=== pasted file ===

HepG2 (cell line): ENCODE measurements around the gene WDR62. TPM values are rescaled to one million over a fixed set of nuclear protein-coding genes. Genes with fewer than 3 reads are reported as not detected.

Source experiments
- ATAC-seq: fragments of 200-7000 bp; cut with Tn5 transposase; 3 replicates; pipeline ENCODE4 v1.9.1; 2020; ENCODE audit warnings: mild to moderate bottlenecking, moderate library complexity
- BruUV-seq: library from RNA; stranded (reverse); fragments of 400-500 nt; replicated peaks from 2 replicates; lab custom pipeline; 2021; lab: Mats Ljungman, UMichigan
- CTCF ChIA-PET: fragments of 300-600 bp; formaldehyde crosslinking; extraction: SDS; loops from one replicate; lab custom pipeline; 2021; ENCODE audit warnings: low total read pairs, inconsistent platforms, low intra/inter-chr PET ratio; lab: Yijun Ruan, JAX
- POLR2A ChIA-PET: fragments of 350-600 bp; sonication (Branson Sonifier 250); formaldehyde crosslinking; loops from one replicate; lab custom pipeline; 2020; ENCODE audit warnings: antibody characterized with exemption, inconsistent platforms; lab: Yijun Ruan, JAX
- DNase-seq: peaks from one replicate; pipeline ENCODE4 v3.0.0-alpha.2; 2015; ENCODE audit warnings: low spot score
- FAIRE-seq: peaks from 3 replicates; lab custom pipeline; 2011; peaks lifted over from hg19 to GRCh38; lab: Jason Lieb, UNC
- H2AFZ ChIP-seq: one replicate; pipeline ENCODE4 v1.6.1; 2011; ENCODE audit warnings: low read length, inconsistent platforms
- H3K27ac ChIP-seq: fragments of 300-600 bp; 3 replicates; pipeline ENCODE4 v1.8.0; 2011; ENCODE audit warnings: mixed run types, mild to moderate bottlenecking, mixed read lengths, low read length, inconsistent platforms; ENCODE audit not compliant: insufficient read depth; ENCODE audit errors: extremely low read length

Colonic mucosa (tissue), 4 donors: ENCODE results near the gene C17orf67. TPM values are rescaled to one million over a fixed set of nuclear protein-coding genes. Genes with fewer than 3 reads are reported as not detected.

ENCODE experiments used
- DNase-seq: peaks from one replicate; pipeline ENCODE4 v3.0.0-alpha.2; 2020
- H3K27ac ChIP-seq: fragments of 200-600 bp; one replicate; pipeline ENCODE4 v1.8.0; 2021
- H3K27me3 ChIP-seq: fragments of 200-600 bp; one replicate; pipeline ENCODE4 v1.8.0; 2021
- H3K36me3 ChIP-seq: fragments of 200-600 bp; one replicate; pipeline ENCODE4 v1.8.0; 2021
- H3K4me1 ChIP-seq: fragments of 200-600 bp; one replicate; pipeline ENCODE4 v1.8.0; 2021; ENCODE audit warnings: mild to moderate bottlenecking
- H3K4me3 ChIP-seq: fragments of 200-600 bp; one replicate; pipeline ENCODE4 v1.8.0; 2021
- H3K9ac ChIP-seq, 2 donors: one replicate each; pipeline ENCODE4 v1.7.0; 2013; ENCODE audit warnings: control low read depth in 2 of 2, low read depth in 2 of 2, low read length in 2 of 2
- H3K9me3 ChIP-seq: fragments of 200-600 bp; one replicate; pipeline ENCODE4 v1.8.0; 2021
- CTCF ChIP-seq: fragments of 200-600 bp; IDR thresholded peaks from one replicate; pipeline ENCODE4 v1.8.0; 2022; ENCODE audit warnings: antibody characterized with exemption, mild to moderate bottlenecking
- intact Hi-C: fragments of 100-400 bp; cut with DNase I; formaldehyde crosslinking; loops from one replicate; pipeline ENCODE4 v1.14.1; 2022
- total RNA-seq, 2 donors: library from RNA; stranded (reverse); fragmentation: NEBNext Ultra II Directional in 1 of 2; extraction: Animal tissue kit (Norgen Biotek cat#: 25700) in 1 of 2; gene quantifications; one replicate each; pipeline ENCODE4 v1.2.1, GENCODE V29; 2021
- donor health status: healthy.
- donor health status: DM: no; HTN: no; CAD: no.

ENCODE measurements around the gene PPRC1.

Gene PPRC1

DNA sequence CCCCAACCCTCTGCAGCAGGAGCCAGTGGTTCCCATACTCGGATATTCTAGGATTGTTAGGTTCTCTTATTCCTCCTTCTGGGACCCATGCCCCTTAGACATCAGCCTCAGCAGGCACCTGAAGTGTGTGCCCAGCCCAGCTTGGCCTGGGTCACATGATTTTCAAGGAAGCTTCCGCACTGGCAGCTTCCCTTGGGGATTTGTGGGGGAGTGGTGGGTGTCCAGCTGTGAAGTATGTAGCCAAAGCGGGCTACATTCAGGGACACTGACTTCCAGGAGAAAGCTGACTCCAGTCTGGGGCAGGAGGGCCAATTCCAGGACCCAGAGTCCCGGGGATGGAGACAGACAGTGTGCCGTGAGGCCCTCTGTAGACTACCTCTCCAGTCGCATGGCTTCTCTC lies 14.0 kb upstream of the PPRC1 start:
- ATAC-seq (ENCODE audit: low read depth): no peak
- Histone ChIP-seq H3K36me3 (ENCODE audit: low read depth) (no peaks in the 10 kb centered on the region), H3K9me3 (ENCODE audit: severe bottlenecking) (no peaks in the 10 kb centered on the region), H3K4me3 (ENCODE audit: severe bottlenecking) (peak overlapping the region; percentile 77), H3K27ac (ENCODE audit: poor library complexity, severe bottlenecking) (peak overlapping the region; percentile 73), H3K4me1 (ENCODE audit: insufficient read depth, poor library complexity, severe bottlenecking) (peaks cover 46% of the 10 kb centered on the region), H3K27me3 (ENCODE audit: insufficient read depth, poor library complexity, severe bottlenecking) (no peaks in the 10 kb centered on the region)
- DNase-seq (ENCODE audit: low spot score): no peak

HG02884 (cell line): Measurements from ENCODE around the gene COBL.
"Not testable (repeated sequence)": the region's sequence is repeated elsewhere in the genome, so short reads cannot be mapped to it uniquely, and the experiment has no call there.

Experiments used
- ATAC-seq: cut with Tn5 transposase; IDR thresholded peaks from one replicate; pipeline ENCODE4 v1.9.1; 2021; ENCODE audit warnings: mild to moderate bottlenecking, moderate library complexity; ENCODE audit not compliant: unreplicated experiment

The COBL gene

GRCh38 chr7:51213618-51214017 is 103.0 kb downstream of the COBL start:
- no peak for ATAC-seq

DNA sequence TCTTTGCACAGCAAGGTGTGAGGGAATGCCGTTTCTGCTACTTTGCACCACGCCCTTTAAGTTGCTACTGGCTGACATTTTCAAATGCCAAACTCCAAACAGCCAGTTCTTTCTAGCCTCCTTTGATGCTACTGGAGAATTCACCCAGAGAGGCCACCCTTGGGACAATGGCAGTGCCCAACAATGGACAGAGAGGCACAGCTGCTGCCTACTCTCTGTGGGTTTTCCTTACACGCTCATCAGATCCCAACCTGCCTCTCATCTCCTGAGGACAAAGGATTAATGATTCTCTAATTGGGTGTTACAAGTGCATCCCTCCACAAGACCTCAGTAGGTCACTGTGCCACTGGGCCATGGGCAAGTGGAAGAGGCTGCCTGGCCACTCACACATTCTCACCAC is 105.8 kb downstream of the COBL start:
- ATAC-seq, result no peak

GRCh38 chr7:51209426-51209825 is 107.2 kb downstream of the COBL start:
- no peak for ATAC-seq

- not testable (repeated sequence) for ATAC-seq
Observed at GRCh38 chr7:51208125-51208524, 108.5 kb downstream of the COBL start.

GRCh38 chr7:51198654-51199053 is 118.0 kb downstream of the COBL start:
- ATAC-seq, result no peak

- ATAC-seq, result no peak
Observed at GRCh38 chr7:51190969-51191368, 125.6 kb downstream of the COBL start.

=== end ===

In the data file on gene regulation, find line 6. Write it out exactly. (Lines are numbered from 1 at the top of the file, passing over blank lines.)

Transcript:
- POLR2A ChIA-PET: fragments of 350-600 bp; sonication (Branson Sonifier 250); formaldehyde crosslinking; loops from one replicate; lab custom pipeline; 2020; ENCODE audit warnings: antibody characterized with exemption, inconsistent platforms; lab: Yijun Ruan, JAX